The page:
Matthew and Ronan turned in unison to look at Adam. Ronan instantly regretted it. He’d never seen Adam in his regular clothes before, but there he was in a dark short-sleeved t-shirt with some band logo on it and worn jeans. His hair was wind tousled, and his trademark dark circles looked worse than usual. He looked messy. Ronan’s stomach clenched as he remembered his dream.

“Hi,” Adam said to Matthew. “You must be Ronan’s younger brother.”

“Matthew.” Matthew said, cheerily. “It’s lovely to meet you.”

“Likewise.” Adam glanced at Ronan. “Hey.”

Ronan grunted in response.

“Nice to see you too, Lynch.” He nodded at Matthew’s cup of mint chocolate chip, smiling. “That’s my favourite flavour.”

“Mine too!” Matthew said, looking as though he’d just won an all expenses paid trip to Paris. Ronan rolled his eyes.

Mason and Parrish moved to the front of the store to get their ice cream. Ronan watched their backs, feeling that now familiar feeling of irritation at seeing them together.

“Who’s the other guy?” Matthew asked.

“Parrish,” Ronan mumbled. “Gansey’s new friend.”

“He seems cool,” Matthew said.

“He’s a loser.”

“That’s mean.”

“Shut up, shit-head. Eat your ice cream.”

Matthew obediently got to work with his plastic spoon. Ronan prodded at his cookie dough ice-cream. He seemed to have lost his appetite.

A few minutes later, Mason and Adam passed them, Adam’s hands empty.

“See you boys,” Mason said.

“Where are you off to?” Matthew asked.

“Goin’ fishin’ with some of my cousins,” Mason said. “Gotta rush back. There’s no place to sit anyway.”

“You’re not eating anything,” Matthew noted, staring down into Adam’s empty hands. Parrish stuffed his hands into his pockets.

“No,” he said. “I was just here to keep Mason company.”

“You goin’ fishin’ too, Parrish?” Ronan asked, mimicking Mason’s accent. He leaned back, insolence well-rehearsed. Mason frowned.

“No.”

“Oh,” Matthew said. “Then why don’t you stay? You can sit here with us.”

Ronan’s heart stalled in his chest. Whoever taught this damn kid manners did too good of a job. Though, admittedly Ronan was quite amused by the growing look of panic on Adam’s face. 

“I forgot my wallet,” Adam said, hastily.

“Ronan will buy you some ice cream. Won’t you Ronan?”

Adam looked mortified at the suggestion. “He really doesn’t have to. I don’t…”

“Sit down, Parrish.” Ronan said, affecting boredom. “I’ll get you some damn ice cream.”

“I don’t want your hand-outs, Ronan,” Adam said, stiffly.

“It’s not a fucking hand-out.”

“It’s a present,” Matthew said, smiling widely. “For the pleasure of your company.”

Matthew’s very presence had the capability of melting anyone, and Adam Parrish was no exception. He started to splutter, but he must have understood the genuine nature of Matthew’s invitation, because he deflated and eventually gave in. He mumbled his goodbyes to Mason - who sent Ronan a strange look - before sitting down in the chair besides Matthew. Ronan went up to the counter and bought Adam a mint chocolate chip cup. He pushed it across the table and Adam took it, not meeting his eye.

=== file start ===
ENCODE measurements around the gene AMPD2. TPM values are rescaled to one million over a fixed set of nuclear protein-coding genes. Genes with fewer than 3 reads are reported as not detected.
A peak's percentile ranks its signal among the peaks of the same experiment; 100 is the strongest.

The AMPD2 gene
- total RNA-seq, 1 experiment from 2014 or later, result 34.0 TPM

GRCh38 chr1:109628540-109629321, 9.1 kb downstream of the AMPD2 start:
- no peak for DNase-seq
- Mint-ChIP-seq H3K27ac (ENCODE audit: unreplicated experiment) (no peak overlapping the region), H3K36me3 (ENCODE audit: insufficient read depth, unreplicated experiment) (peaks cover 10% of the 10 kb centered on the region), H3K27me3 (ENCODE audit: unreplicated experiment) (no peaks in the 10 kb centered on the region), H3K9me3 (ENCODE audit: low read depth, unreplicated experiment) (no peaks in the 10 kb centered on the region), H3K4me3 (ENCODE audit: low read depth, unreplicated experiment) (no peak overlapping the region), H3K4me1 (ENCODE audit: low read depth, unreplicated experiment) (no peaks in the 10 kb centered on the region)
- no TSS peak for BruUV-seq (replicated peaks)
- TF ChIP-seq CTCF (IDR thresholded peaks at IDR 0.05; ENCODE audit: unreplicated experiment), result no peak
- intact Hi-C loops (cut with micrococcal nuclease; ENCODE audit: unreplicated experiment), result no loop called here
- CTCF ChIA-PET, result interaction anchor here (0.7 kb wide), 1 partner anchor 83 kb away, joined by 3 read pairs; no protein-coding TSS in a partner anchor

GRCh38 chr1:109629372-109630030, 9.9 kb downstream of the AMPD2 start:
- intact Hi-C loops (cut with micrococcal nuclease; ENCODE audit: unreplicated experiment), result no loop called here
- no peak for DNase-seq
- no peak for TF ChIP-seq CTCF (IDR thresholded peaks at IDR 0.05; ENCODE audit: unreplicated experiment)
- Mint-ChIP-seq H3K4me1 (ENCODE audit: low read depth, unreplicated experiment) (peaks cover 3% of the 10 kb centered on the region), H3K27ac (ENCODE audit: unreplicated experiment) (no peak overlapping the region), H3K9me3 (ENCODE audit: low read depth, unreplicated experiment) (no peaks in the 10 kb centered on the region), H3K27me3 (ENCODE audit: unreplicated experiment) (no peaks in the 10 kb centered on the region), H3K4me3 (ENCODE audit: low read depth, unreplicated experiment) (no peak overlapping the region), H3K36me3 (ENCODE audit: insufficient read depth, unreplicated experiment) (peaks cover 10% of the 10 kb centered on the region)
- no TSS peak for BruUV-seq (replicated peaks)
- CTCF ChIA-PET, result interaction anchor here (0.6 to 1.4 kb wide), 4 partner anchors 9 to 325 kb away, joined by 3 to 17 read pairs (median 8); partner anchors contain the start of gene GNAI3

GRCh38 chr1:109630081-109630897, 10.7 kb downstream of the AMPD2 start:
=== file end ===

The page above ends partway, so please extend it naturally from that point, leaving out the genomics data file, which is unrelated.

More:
“Thanks,” Adam muttered. 

“Adam,” Matthew said, grabbing his hands. The gesture surprised Adam, who flinched a little before settling into it. “Can I ask you something?”

Adam sent Ronan a quick, confused look before returning his attention to Matthew. “Sure,” he said.

“What’s your favourite kind of reptile?”

Adam let out a small gasp of a laugh that made Ronan’s stomach do that fucking fluttering thing that he hated.

“Oh. Um. I think a snake?” 

“A snake?” Matthew said, eyes wide. “Can you guess what mine is?”

“Um. A crocodile?”

“No. A chameleon. They can change colours, you know.”

“I do know. They’re very cool.”

“They’re so cool. Ronan’s is a dinosaur. He’s so basic.”

Adam laughed at this, and Ronan could feel his cheeks starting to heat up. He couldn’t deny Matthew very much, but he was starting to wonder if asking Adam to join them had been a good idea. He hadn’t expected Adam to be so charming, discussing things with Matthew. He hadn't expected him to be so gentle with Matthew, hadn't expected to see him laughing. Ronan had yet to get the sound of Adam’s laughter from the other day out of his head. If he’d known dragging him behind the BMW on a dolly would have made him smile like that, would have made Ronan feel like that, he never would have done it.

Still, seeing Adam’s face as he ate, seeing the hungry look in his eyes disappear and that look of contentment take over… it made something warm grow in Ronan. He watched the way Adam looked at Matthew, so attentively, so studiously. Adam licked a dab of ice cream off his top lip. Ronan dropped his gaze.

“But I don’t think his favourite really are dinosaurs,” Matthew said, in a conspiratorial whisper.

“Is that right?” Adam asked. “What’s his favourite then?”

“He doesn’t like reptiles. He likes furry things. We used to play with mice when we were younger. He liked those a lot.”

Adam looked up, an amused look on his face. “Mice?” he asked Ronan.

“Baby mice,” Matthew said.

“Baby mice?” Adam asked, his eyebrows shooting up.

Ronan noticed Adam’s lips twitching in a clear attempt to suppress his laughter. Ronan’s neck grew hot.

“We don’t have to talk about this,” Ronan complained.

“He taught me how to check their heartbeats. You have to hold them up to your cheek,” Matthew held an imaginary mouse up to his cheekbone, “and you can feel it there.”

Ronan taught you how to check the heartbeats of baby mice?” Adam’s tone was incredulous. He turned towards Ronan, and there was something wicked in his eyes that made Ronan’s throat go dry. He was really revelling in this fucking moment, wasn’t he? What an asshole. “Sounds like a good brother.”

“He’s such a good brother,” Matthew said, smiling at Ronan. “He always played with me. And he used to tell me stories. And sing to me.”

“Did he?” Adam asked, an impish half-smile on his face. “What did he sing?”

“For fuck’s sake, Matthew…” Ronan began.

“Irish jigs, mostly,” Matthew said, ignoring him completely. “Ronan’s really good. He used to enter competitions.”

Adam looked absolutely delighted by this piece of information. Ronan’s face burned.

“You entered singing competitions?” Adam asked.

“Irish music competitions,” Ronan muttered. “I didn’t fucking sing.”

Adam leaned forward, far enough that Ronan could smell his deodorant, his chin resting against his hand. He grinned at Ronan, and his eyes glittered.

“Tell me more, Matthew,” he said, his eyes never leaving Ronan’s face.

Ronan’s stomach flipped over. He was definitely regretting this.